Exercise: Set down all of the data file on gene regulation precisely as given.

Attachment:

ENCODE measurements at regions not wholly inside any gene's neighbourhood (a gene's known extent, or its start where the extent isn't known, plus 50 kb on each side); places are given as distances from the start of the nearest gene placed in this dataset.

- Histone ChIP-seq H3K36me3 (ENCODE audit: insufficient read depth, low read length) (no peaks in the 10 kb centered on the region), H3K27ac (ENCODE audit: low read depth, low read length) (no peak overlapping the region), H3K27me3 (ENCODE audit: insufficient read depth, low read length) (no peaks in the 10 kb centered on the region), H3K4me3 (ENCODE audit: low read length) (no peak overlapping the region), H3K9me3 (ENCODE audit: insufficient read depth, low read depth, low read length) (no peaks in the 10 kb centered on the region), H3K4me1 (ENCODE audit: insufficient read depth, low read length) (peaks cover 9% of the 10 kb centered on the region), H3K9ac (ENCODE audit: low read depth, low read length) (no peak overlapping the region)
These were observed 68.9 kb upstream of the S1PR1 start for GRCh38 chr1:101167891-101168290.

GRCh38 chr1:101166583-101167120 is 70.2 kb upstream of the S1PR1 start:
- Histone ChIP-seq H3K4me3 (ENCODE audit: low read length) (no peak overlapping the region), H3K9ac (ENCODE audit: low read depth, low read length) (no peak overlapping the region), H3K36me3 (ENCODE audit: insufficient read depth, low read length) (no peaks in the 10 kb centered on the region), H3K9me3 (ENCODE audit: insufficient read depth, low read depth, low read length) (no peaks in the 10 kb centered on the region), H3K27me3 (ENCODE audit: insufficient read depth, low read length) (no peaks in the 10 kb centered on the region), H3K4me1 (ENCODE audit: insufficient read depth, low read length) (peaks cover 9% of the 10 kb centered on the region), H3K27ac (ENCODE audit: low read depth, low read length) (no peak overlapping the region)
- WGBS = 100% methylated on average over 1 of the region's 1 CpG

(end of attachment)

ENCODE measurements at regions not wholly inside any gene's neighbourhood (a gene's known extent, or its start where the extent isn't known, plus 50 kb on each side); places are given as distances from the start of the nearest gene placed in this dataset.

- Histone ChIP-seq H3K36me3 (ENCODE audit: insufficient read depth, low read length) (no peaks in the 10 kb centered on the region), H3K27ac (ENCODE audit: low read depth, low read length) (no peak overlapping the region), H3K27me3 (ENCODE audit: insufficient read depth, low read length) (no peaks in the 10 kb centered on the region), H3K4me3 (ENCODE audit: low read length) (no peak overlapping the region), H3K9me3 (ENCODE audit: insufficient read depth, low read depth, low read length) (no peaks in the 10 kb centered on the region), H3K4me1 (ENCODE audit: insufficient read depth, low read length) (peaks cover 9% of the 10 kb centered on the region), H3K9ac (ENCODE audit: low read depth, low read length) (no peak overlapping the region)
These were observed 68.9 kb upstream of the S1PR1 start for GRCh38 chr1:101167891-101168290.

GRCh38 chr1:101166583-101167120 is 70.2 kb upstream of the S1PR1 start:
- Histone ChIP-seq H3K4me3 (ENCODE audit: low read length) (no peak overlapping the region), H3K9ac (ENCODE audit: low read depth, low read length) (no peak overlapping the region), H3K36me3 (ENCODE audit: insufficient read depth, low read length) (no peaks in the 10 kb centered on the region), H3K9me3 (ENCODE audit: insufficient read depth, low read depth, low read length) (no peaks in the 10 kb centered on the region), H3K27me3 (ENCODE audit: insufficient read depth, low read length) (no peaks in the 10 kb centered on the region), H3K4me1 (ENCODE audit: insufficient read depth, low read length) (peaks cover 9% of the 10 kb centered on the region), H3K27ac (ENCODE audit: low read depth, low read length) (no peak overlapping the region)
- WGBS = 100% methylated on average over 1 of the region's 1 CpG